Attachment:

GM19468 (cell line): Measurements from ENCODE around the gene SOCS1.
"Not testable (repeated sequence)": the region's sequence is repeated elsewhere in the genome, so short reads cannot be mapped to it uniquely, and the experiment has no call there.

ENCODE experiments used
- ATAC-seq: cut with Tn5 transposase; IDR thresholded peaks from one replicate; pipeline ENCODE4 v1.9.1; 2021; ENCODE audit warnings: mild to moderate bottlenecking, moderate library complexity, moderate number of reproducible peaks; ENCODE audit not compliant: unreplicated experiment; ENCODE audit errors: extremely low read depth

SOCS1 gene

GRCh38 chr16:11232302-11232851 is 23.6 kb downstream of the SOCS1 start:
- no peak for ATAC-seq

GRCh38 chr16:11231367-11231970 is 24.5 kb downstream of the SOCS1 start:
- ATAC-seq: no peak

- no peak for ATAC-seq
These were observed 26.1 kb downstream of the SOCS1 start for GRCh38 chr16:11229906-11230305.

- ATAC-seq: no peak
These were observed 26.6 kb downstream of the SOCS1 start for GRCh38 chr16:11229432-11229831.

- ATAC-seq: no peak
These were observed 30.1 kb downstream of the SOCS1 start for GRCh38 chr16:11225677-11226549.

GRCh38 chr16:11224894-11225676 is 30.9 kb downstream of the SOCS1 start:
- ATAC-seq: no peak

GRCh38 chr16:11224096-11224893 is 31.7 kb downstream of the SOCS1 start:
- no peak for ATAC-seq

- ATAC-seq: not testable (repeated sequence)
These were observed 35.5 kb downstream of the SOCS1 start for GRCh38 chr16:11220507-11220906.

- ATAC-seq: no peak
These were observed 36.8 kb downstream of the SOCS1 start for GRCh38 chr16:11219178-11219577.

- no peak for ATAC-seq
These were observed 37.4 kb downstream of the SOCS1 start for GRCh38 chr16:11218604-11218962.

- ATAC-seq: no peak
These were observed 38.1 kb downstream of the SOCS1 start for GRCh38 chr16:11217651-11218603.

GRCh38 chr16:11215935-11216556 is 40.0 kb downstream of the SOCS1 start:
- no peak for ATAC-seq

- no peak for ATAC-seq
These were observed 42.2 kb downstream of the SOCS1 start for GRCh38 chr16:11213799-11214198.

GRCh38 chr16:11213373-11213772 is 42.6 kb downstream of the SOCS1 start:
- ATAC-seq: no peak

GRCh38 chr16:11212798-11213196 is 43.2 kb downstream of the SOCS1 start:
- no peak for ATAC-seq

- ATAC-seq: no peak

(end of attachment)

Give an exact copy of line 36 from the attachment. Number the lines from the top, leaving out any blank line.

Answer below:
- ATAC-seq: no peak